“Look, most people just avoid facing the truth about what happens to our soldiers in war. But I don’t have that luxury.
I don’t even want it.”
-Trencher Captain Maxwell Finn
Southern Llaelese countryside, Llael.
11th of Octesh, 611 AR.
“Welcome to firepoint A-Three-C,” Captain Kasey said as their company crossed the wrecked gates of the recently-bombarded Khadoran fort three miles outside the hamlet Malney. “We don’t know what the Khadorans called it.”
“How about Fort Wreckage,” said Kirk, gazing at their surroundings. A brooding sky had recently emptied its contents upon the wounded land, drenching the remains of the fort and them with it. They were soaked and exhausted, a mood perfectly reflected by the weary and broken position they now occupied. It had been a two-story, three-sided fort of fresh stone and mortar with heavy logs reinforcing the structures. It wasn’t more than three acres in size, just enough to hold two platoons if everyone packed in tight. Now it more closely resembled some kind of ancient ruin freshly unearthed. No wall stood more than eight feet high and everything bore scorch-marks that now ran like black tears down the stone in the recent downpour.
“Why the hell would they put a fort here?” Merrimack said as the company spread out, inspecting the site and beginning foxholes around its exterior. “We’re on a hill in a goddamn empty field. This place is an artillery magnet.”
“Why do the Khadorans do anything, Corporal?” Lieutenant Reynolds said wearily as he unhooked his pack and let it fall to the muddy ground in relief. “Why don’t they just go home and let us be?”
“I’m telling you it makes no sense at all,” Merrimack said, his face puzzled. “It was a lot of work to build this thing and there’s no real tactical advantage to it.”
“And yet here we are,” said Kirk, leaning against a wall in exhaustion.
“Don’t do that,” said Peter, pulling him off the wall. “Everything around here is loose as shale. You could drop that wall on somebody’s head, or yours,” he said.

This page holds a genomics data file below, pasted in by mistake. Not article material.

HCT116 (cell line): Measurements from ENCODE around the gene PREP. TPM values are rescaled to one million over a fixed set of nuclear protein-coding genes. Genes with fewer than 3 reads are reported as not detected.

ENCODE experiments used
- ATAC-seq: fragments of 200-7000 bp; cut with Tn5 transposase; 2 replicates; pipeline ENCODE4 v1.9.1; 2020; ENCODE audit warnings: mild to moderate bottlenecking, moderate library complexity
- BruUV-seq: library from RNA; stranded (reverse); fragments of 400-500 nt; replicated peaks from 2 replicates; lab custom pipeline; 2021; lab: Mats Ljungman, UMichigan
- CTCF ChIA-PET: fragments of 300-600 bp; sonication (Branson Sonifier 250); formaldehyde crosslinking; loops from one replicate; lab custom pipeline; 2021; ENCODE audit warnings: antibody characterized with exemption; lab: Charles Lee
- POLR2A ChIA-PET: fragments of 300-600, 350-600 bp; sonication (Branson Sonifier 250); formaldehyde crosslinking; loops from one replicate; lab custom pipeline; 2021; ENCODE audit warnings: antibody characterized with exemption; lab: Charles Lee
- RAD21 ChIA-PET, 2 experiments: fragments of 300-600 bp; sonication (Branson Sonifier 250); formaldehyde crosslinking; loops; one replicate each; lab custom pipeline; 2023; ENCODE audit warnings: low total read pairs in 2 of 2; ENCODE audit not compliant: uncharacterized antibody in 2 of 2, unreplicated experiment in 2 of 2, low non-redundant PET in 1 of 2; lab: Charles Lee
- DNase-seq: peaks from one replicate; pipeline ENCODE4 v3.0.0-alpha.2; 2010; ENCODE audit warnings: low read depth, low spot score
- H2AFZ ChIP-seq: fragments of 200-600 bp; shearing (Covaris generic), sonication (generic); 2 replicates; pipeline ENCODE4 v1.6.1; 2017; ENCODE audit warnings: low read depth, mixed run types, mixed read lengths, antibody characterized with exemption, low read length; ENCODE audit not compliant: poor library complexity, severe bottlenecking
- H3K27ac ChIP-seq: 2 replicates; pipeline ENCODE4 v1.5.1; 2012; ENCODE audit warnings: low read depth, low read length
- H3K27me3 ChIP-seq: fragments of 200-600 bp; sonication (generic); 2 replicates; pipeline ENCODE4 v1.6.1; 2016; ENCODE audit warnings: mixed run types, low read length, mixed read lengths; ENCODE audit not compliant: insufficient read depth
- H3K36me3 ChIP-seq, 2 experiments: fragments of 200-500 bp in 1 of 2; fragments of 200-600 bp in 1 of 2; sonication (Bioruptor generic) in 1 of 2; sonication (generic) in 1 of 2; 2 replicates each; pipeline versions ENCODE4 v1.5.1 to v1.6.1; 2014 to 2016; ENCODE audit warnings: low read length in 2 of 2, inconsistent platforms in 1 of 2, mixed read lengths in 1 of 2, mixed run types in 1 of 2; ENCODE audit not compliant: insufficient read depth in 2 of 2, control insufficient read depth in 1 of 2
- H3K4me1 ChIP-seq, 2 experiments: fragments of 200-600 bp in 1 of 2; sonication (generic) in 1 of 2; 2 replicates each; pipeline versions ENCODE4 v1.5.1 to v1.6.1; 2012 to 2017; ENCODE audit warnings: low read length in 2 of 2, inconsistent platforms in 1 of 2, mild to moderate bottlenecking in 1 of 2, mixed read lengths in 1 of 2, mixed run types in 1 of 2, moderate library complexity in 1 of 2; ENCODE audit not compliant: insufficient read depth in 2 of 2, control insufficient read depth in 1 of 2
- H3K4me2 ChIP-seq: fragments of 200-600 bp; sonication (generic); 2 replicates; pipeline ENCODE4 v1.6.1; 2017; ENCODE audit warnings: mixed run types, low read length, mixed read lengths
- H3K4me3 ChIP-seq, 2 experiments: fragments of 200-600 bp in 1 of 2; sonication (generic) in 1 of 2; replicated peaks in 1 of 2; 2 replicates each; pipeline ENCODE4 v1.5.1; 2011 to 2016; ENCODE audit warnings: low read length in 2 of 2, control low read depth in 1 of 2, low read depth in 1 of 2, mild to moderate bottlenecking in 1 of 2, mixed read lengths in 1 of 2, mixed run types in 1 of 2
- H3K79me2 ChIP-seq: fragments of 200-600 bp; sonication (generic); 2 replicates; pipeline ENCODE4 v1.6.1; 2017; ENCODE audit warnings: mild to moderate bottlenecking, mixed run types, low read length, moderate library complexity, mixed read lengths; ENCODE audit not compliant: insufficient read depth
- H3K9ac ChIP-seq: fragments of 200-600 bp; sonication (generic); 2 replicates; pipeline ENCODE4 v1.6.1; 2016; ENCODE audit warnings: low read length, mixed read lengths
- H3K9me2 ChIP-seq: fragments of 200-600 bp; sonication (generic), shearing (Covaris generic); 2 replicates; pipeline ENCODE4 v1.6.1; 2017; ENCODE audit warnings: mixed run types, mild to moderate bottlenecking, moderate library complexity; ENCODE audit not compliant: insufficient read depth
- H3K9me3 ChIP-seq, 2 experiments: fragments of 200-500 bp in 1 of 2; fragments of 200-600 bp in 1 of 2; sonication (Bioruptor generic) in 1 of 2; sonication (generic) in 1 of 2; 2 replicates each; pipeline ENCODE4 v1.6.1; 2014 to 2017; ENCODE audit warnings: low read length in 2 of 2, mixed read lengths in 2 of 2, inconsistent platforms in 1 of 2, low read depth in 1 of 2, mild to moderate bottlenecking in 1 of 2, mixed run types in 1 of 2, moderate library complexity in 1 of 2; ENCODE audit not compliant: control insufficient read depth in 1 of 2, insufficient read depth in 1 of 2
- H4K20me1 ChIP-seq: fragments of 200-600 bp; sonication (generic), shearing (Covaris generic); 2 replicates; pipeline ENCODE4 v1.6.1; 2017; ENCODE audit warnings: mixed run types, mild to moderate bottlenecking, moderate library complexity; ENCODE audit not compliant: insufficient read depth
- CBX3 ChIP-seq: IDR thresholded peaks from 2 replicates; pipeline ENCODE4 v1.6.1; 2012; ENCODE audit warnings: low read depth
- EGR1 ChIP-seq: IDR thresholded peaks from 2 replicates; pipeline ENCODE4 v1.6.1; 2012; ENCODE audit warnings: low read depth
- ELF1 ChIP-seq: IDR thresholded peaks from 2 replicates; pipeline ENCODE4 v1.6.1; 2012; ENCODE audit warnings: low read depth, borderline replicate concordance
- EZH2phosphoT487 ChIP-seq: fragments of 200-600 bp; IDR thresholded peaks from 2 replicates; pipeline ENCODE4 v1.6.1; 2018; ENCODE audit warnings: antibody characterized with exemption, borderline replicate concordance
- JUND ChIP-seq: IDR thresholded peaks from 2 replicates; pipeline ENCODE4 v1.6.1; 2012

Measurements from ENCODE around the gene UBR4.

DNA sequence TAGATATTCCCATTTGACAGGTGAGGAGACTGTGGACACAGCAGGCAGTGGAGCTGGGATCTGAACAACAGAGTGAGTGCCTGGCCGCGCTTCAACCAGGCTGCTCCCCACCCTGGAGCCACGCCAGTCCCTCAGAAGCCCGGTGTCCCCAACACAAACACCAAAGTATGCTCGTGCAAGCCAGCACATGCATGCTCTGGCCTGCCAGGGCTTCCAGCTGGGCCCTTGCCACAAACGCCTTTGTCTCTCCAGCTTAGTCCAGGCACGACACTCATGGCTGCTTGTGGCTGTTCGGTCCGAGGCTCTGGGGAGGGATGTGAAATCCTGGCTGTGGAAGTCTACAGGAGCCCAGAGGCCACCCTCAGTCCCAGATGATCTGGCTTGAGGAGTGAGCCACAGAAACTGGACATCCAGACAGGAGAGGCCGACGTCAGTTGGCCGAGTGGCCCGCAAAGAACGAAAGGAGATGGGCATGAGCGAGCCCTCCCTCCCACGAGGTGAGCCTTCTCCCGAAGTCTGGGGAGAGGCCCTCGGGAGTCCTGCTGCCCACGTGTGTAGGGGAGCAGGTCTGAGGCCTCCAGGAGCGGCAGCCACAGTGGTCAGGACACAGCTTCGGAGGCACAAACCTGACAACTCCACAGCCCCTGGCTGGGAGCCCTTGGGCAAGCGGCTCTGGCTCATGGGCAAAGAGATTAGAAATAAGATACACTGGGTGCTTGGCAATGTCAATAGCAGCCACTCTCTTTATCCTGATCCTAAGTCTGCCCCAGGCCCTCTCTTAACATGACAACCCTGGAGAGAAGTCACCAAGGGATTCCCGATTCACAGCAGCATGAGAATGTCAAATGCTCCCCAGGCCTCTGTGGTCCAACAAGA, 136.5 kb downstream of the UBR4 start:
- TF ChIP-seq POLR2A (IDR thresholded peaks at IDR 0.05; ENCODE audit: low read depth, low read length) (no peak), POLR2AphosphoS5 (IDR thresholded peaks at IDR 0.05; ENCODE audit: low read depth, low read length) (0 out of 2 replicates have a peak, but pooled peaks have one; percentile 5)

“Good catch, Private Jakes,” Captain Kasey said. He was rapidly walking amongst them, eyeballing his men and making sure they spread out. “Nobody lean on shit!” he shouted into cupped hands at the company. “Also, you guys go dig in with Three and One outside the perimeter, it’s too cramped in here,” he said, pointing at the gaggle of men in Fourth Platoon. Lieutenant Reynolds sighed and picked up his pack once again.
“Fourth Platoon, let’s go,” he yelled, leading the group outside the deflated walls of the fort into the crater-pocked surroundings. “Foxholes, four men each, six feet, drainage sumps. Go,” he ordered. “Everyone needs to be totally dug in before dark. Fifteen feet apart. Come on.”
They dug into the messy ground. Night fell. The clouds gathered once more and began to sprinkle on their helmets. Kirk, Gerard, Alex, and one of the veterans by the name of Ludwig–they didn’t know if that was his first name or last name–sat shivering in their muddy hole, gathering their stiff trench coats around themselves, their knees practically touching in the center. The fact that he had his friends with him was literally the only good thing in his universe, Kirk mused. All else was persistent misery since the moment they crossed the river two nights ago. To top it off, Ludwig gave him the creeps.
“I hate Llael,” Gerard said miserably.
“Don’t let Joffrey hear you say that,” said Alex. He had pulled the collar of his trench coat up over his face and his head was hunched into his shoulders. He looked like a pile of armor and clothing, not a person.
“Right now, I bet even your pal Joffrey hates Llael,” said Ludwig. It was pitch black, but Ludwig’s bright teeth somehow shined in the darkness as he smiled. He had a slow, methodical way of speaking, like his brain was operating at some different time-scale from everyone else’s. If Kirk hadn’t seen how quickly he could move, he might have guessed Ludwig was actually slow in every way. But it was only his speech. It came across as deeply unnatural. “You greenies like the army so far? It living up to your expectations?” he said with a little chuckle.
“Yeah, just peachy,” said Gerard with a shiver. “How long you been in?”